Even more, the language of the specification—the “present invention” together with an expressly limited definition of “osmotic-adjusting agent”—squarely matches the language routinely deemed indicative of disavowal by the Federal Circuit, see, e.g., Pacing, 778 F.3d at 1024–26 (finding that the specification's use of the “ ‘present invention’ ” imposed a “clear[ ] and unmistakabl[e]” limitation upon the claimed invention); X2Y Attenuators, LLC v. ITC, 757 F.3d 1358, 1362 (Fed.Cir.2014) (finding the patentee's use of the phrase “ ‘essential element’ ” demonstrated “a clear and unmistakable disavowal of claim scope”), and Baxter has not pointed to any contrary portions of the intrinsic record. See Absolute Software, Inc. v. Stealth Signal, Inc., 659 F.3d 1121, 1136 (Fed.Cir.2011) (citations omitted) (“a patentee's consistent reference to a certain limitation or a preferred embodiment as ‘this invention’ or the ‘present invention’ can serve to limit the scope of the entire invention, particularly where no other intrinsic evidence suggests otherwise”). Nor has Baxter, or its expert Steve J. Bannister, Ph.D., provided a sufficiently strongly basis to read away the specifications' otherwise clear disclosure. Rather, Baxter attempts to pivot the focus of the analysis from the actual words of the patents-in-suit to the overall novel aspects of the claimed invention, namely, its enhanced stability to autoclaving. Nevertheless, novelty and claim construction require distinct inquiries, see Markman, 517 U.S. at 384–88, 116 S.Ct. 1384 (distinguishing the novelty inquiry from claim construction), and the patents-in-suit make no direct connection between osmotic-adjusting agents and the stability of the claimed invention to autoclaving. (See generally ('094 Patent; '540 Patent).)
Indeed, Dr. Bannister's opening claim construction declaration did not even address the relevant portion of specification of the patents-in-suit (see Bannister Claim Constr. Dec. at 71–93), and his rebuttal declaration merely rejects the critical portion of the specification out of hand as a “lone statement.” (Bannister Rebuttal Claim Constr. Dec. at ¶¶ 23–35.) Dr. Bannister further states his belief that “osmotic pressure/osmoticity” and “cell tone/tonicity” amount to mismatched, or distinct, concepts, but again fails to account for the fact that the Patents themselves make an explicit connection between an “osmotic-adjusting agent” and an agent that adjusts tonicity. ('094 Patent at 1:64–65; '540 Patent at 2:5–6.)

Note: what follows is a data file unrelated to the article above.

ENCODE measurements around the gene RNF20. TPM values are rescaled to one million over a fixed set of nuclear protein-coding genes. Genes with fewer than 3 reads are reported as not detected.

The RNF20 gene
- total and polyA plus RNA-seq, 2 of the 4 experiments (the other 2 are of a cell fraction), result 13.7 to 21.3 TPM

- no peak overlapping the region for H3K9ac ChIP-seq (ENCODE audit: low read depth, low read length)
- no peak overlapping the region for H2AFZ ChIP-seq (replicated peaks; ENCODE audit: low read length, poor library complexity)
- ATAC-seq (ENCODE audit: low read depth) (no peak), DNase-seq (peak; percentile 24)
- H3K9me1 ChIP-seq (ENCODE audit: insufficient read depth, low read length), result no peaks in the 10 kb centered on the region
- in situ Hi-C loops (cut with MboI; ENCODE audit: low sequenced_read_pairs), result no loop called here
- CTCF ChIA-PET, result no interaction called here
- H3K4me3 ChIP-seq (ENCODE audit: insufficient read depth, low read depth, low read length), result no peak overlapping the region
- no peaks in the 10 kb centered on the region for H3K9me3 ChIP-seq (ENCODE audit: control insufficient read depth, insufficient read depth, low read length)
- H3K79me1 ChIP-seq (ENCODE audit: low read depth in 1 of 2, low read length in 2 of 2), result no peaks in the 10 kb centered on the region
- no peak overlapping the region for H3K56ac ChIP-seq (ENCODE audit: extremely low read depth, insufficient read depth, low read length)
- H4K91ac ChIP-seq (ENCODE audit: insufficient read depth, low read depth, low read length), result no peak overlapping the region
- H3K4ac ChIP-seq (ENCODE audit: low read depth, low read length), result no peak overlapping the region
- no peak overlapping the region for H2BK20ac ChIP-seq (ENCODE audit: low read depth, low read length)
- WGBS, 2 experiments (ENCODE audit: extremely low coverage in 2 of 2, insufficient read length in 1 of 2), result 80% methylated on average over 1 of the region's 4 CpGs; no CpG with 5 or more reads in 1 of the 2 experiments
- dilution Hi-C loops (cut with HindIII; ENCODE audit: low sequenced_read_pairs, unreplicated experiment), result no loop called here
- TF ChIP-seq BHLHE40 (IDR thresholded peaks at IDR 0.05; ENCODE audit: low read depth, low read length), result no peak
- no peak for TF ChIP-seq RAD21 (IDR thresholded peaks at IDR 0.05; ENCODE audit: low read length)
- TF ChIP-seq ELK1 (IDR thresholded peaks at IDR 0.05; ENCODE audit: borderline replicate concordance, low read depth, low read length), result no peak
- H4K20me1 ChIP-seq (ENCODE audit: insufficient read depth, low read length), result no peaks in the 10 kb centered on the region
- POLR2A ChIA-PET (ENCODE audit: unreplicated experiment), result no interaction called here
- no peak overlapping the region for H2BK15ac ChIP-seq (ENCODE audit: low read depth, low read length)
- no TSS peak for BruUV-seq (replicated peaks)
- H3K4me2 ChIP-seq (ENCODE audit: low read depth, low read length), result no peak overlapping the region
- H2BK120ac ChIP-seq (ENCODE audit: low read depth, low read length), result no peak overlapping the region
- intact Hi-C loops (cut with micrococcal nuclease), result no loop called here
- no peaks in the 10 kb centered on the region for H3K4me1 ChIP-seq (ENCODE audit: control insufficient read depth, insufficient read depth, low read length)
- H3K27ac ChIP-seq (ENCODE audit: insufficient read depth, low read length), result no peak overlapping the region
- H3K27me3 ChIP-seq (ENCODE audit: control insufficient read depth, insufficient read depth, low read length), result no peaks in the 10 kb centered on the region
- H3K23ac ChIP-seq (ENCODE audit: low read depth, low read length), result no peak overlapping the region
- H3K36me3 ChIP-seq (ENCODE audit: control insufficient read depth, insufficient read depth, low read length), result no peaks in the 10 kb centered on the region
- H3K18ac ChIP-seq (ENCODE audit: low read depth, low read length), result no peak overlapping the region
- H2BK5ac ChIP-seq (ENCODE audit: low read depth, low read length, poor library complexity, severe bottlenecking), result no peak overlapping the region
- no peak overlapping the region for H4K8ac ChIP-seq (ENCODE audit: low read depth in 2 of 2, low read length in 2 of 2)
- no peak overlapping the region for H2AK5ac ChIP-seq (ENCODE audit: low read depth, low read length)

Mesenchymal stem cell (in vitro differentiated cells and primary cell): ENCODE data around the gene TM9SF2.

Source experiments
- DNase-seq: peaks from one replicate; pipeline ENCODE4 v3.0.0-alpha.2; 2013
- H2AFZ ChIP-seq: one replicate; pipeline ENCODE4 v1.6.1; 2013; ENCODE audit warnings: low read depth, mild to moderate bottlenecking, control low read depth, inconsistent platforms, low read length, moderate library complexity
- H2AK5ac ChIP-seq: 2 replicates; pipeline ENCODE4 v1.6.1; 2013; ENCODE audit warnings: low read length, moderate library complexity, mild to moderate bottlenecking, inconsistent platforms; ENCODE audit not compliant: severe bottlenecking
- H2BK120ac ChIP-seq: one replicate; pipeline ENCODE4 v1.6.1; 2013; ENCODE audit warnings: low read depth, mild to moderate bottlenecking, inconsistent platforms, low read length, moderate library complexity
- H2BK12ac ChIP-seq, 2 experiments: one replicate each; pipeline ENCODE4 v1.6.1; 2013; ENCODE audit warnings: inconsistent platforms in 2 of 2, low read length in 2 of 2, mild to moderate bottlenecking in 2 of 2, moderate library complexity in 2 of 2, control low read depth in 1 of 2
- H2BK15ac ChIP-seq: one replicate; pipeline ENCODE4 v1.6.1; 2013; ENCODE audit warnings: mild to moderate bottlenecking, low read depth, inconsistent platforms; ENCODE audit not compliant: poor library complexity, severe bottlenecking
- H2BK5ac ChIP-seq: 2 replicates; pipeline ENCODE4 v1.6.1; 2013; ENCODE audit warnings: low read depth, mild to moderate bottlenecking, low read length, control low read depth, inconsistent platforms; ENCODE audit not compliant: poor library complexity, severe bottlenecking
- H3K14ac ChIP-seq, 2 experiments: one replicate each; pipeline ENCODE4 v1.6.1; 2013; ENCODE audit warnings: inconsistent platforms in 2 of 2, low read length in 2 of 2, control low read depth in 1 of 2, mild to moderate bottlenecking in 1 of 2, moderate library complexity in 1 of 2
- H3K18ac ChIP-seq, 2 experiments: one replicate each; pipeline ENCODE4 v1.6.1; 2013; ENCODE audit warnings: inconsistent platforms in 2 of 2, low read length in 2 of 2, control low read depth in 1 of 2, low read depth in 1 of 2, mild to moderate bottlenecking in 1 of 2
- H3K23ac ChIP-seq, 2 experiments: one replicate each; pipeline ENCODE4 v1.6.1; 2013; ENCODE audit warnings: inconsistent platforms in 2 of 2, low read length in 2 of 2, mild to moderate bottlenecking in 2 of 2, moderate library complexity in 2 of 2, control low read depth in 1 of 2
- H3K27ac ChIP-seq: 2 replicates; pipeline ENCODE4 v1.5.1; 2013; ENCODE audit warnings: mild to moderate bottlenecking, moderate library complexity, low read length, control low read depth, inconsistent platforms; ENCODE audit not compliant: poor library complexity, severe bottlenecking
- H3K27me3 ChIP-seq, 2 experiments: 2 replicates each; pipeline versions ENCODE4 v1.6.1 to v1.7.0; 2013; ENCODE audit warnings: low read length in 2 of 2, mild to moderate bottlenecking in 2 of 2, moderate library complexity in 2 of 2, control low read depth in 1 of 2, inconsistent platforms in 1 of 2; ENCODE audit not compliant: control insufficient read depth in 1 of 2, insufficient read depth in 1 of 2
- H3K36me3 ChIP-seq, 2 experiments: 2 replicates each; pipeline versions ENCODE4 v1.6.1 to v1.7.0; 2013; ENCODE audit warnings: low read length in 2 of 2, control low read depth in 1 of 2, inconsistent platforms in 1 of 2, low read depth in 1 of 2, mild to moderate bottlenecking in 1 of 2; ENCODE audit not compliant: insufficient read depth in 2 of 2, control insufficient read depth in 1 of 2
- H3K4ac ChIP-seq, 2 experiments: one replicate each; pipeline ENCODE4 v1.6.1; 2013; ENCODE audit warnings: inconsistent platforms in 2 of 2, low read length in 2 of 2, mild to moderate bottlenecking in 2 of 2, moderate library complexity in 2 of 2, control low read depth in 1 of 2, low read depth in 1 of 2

For these reasons, the Court finds that the phrase “present invention ...” clearly and unmistakably limits the term “osmotic-adjusting agent” to an agent that adjusts the tonicity of the claimed solution.
Nor do the cases relied upon Baxter compel any different conclusion. Indeed, in Golight, Inc. v. Wal–Mart Stores, Inc., 355 F.3d 1327, 1331–32 (Fed.Cir.2004), the Federal Circuit considered whether the following statement within the specification limited the claimed “wireless, remote-controlled, portable search light” to a device that rotated through 360°:
the present invention includes a lamp unit mounted in a housing which has a motor-driven vertical drive mechanism for tilting the lamp unit in a vertical direction and a motor-driven horizontal drive mechanism for rotating the lamp unit in a horizontal direction through at least 360°.
Id. at 1331 (citation omitted). In finding this language insufficient to demonstrate disavowal, the Golight court emphasized that other portions of the written description described distinct features of the invented search light. See id. Therefore, the Court could not find the description of one such feature sufficiently clear for purposes of disavowal. See id. Here, by contrast, the “osmotic-adjusting agent” constitutes one of the three critical components of the patents-in-suit, which the patents clearly and only defined in the written description. (See, e.g., '094 Patent at 1:64–65; '540 Patent at 2:5–6.) The remaining cases relied upon by Baxter prove equally unconvincing, and none concern specification language with clarity of that contained within the patents-in-suit. See, e.g., Liebel–Flarsheim Co. v. Medrad, Inc., 358 F.3d 898, 908–09 (Fed.Cir.2004) (refusing to read references in the “Summary of the Invention” section describing the “present invention” as including a “pressure jacket” to require the use of pressure jackets, because no language suggested that a “pressure jacket” constituted “an essential component of the invention”); Absolute Software, 659 F.3d at 1137 (finding a description of the “present invention” insufficient to give rise to disavowal, because “other portions of the intrinsic evidence” proved inconsistent and did “not support applying the limitation to the entire patent”).